Soil Surveys, Environmental Assessment & Land Management

Soil Survey and Soil Mapping

A detailed knowledge of soil distribution and characteristics is essential to make informed decisions about land use and protecting soil from damage. Our soil scientists have many decades of soil survey experience from the UK, Europe, Africa and Australasia in:

  • Detailed, semi-detailed and reconnaissance soil survey
  • Presentation of survey results in multi-layer map form using MapInfo and ArcGIS
  • Soil pedological description, sampling and interpretation of analytical results
  • Classification according to US Taxonomy, World Reference Base 2006 and national systems
  • Providing training in soil survey and characterisation


Soil Resource Surveys

Typical applications of soil resource surveys include:

  • Mine, quarry and landfill planning and restoration (click here for further information and case studies)
  • Soil management plans for construction projects (click here for further information and case studies)
  • Agricultural land classification (click here for further information and case studies)
  • Forestry and woodland creation and management (click here for further information and case studies)

A good soil resource survey will, for example:

  • Delineate and provide descriptions of the different soil types including the thickness and characteristics of the surface and subsurface layers within each type, and the results of laboratory analyses
  • Identify any areas of soil that could be suffering contamination and consequently requiring further investigation
  • Assess the suitability of the different soil resources for re-use on or off site (e.g. as BS 3882 Topsoil or BS8901 Subsoil), matching soil types to landscaping requirements
  • Detail good practice on soil handling, management and the remediation of any soil damage (e.g. compaction) caused during site working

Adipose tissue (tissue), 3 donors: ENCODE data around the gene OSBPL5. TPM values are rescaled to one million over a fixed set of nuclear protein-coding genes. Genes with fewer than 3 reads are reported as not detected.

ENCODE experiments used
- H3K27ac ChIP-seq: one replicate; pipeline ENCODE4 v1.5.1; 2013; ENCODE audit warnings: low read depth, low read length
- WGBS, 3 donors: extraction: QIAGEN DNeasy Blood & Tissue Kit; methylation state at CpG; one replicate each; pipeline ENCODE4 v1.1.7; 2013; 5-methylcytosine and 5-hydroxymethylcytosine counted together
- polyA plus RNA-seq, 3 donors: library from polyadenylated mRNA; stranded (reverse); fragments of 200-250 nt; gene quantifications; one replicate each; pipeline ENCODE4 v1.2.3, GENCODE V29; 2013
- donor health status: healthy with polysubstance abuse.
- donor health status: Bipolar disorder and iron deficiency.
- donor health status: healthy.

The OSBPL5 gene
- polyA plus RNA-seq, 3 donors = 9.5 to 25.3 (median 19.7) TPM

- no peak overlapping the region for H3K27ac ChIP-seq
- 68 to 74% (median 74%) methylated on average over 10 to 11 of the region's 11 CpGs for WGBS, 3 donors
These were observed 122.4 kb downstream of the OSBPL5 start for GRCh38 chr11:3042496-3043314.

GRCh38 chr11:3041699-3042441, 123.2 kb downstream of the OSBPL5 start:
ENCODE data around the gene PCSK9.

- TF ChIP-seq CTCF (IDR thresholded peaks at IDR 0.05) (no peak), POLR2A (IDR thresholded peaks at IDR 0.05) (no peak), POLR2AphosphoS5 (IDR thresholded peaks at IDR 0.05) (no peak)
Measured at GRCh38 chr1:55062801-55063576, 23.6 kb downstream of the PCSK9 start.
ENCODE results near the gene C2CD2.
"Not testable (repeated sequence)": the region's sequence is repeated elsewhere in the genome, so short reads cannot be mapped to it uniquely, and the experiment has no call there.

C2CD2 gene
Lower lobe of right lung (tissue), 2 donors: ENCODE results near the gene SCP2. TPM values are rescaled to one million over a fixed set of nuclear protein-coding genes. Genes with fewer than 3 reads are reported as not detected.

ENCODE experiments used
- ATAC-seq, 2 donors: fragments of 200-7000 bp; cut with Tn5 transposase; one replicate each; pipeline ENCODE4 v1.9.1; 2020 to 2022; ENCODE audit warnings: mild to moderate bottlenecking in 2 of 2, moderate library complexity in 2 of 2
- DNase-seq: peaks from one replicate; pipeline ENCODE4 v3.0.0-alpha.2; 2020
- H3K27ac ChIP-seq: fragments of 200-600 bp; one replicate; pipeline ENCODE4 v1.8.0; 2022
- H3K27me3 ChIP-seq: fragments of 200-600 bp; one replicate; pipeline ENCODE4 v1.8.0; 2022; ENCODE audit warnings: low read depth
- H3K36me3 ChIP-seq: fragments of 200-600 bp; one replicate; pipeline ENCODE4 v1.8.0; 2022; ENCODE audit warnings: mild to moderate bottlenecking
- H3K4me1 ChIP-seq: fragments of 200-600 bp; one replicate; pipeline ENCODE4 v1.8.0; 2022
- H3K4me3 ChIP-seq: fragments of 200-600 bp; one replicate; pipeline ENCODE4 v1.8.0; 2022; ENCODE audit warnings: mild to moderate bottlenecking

This flow chart itemises the stages that a comprehensive soil management plan should include.

For further information contact us on +44 (0)1509 670570 or email

Frequently Asked Questions

Who uses a soil survey?

A soil survey is commonly used by the public and the scientific community. Farmers and ranchers can use it to discover if their soil is suitable for crops and livestock and what element of soil management might be involved. An engineer might use it to find out if the soil is right for construction and a homeowner may even use it for basic garden constructions.

What are the types of soil survey?

There are three types of soil surveys: detailed, reconnaissance and detailed reconnaissance.

What are the three main parts of a soil survey?

Detailed Soil Survey: soil boundaries are plotted accurately on maps on a basis of observations made throughout a surveyed area. Detailed soil surveys are important as they provide the information needed for planning land use and management.

Reconnaissance Survey: soil boundaries are plotted from observations made at intervals.

Detailed Reconnaissance Survey: using both the detailed and the reconnaissance

What are the principles of soil survey?

Applying the principles of soil science and draws heavily from geomorphology, soil formation theories, physical geography, and analysis of vegetation and land-use patterns.

Who uses a soil survey?

Anyone can use a soil survey but it is commonly used by farmland owners or potential home buyers. Anyone can request a soil survey. Get in touch to find out more.

Will there be any damage to the land or crops?

The survey is carried out on foot using hand tools, all hand dug trial pits are back-filled and carried out on tramlines/field margins where possible. The survey causes minimal damage to crops.